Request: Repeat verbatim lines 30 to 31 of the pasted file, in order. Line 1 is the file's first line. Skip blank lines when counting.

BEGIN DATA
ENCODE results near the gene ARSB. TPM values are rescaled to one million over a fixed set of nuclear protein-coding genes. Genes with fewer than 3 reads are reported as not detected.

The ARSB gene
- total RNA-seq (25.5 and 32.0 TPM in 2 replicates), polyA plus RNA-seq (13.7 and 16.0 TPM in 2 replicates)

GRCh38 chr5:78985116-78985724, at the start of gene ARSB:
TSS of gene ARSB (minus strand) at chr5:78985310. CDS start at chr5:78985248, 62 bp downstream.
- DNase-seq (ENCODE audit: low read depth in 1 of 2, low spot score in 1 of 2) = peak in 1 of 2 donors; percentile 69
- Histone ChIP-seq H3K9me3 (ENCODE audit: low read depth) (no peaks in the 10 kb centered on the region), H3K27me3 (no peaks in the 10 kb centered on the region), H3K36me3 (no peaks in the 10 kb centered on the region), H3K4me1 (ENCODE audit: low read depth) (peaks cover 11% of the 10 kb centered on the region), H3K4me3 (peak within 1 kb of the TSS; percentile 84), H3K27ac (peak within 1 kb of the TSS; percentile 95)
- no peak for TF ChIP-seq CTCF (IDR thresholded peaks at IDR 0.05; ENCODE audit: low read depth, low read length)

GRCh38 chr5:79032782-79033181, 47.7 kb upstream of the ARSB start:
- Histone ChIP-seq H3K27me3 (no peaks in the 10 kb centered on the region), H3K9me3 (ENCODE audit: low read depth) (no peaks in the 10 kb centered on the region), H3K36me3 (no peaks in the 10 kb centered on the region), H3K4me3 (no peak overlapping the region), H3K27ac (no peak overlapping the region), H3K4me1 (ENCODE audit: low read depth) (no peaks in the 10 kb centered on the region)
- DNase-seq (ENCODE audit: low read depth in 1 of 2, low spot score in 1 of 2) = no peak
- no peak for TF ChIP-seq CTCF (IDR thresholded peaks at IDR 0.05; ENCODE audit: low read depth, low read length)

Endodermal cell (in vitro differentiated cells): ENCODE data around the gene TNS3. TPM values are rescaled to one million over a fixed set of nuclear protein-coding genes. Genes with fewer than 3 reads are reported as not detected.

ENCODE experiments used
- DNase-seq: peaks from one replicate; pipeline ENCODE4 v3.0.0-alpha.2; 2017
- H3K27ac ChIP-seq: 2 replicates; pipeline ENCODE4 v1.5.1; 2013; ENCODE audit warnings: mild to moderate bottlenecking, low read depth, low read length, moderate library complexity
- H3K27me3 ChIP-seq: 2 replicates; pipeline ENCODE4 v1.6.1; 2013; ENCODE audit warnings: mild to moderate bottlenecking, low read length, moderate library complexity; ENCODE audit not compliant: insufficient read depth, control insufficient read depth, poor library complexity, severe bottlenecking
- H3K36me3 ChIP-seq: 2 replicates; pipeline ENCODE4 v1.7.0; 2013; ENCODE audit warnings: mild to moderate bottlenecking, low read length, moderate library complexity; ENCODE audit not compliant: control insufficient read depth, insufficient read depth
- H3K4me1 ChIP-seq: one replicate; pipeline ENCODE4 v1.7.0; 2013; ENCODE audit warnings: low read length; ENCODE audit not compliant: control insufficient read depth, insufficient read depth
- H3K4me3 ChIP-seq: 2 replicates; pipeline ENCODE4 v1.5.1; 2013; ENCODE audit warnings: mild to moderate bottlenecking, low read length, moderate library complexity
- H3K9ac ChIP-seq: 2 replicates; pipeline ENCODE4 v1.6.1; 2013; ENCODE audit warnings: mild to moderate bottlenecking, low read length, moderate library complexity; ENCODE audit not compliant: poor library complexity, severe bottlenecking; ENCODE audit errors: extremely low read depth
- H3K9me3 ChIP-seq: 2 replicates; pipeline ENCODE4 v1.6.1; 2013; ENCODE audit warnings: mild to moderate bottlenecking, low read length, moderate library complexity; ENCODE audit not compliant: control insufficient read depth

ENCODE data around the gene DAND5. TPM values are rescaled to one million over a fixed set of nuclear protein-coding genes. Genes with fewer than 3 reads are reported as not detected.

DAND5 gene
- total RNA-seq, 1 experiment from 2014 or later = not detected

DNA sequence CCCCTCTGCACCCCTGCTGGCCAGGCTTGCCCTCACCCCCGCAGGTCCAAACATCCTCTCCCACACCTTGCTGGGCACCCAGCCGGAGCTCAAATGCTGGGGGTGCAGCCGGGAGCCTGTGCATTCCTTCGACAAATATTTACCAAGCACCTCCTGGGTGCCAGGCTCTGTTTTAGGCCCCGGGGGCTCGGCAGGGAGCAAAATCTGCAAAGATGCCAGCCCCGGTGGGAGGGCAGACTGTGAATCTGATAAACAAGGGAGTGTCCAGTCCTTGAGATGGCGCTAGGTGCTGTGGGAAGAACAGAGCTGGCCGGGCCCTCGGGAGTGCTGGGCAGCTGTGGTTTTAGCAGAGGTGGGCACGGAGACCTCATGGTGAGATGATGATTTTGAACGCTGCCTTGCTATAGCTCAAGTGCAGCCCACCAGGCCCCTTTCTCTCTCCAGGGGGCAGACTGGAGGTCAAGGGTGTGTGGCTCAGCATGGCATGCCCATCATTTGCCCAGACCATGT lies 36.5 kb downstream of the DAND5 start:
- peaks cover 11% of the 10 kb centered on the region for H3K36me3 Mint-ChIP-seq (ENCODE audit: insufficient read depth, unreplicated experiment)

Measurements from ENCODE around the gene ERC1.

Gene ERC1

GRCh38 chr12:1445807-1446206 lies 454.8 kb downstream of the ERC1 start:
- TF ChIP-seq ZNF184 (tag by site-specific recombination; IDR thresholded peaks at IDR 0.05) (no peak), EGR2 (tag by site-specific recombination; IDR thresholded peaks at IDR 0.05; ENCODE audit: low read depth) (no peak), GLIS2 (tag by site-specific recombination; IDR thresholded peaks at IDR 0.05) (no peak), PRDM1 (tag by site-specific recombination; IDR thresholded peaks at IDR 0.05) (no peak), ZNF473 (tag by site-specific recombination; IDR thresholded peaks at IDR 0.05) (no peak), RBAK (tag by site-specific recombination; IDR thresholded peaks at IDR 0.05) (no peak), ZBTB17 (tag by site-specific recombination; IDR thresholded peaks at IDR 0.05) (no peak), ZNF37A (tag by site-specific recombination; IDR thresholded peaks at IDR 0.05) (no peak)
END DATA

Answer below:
GRCh38 chr12:1445807-1446206 lies 454.8 kb downstream of the ERC1 start:
- TF ChIP-seq ZNF184 (tag by site-specific recombination; IDR thresholded peaks at IDR 0.05) (no peak), EGR2 (tag by site-specific recombination; IDR thresholded peaks at IDR 0.05; ENCODE audit: low read depth) (no peak), GLIS2 (tag by site-specific recombination; IDR thresholded peaks at IDR 0.05) (no peak), PRDM1 (tag by site-specific recombination; IDR thresholded peaks at IDR 0.05) (no peak), ZNF473 (tag by site-specific recombination; IDR thresholded peaks at IDR 0.05) (no peak), RBAK (tag by site-specific recombination; IDR thresholded peaks at IDR 0.05) (no peak), ZBTB17 (tag by site-specific recombination; IDR thresholded peaks at IDR 0.05) (no peak), ZNF37A (tag by site-specific recombination; IDR thresholded peaks at IDR 0.05) (no peak)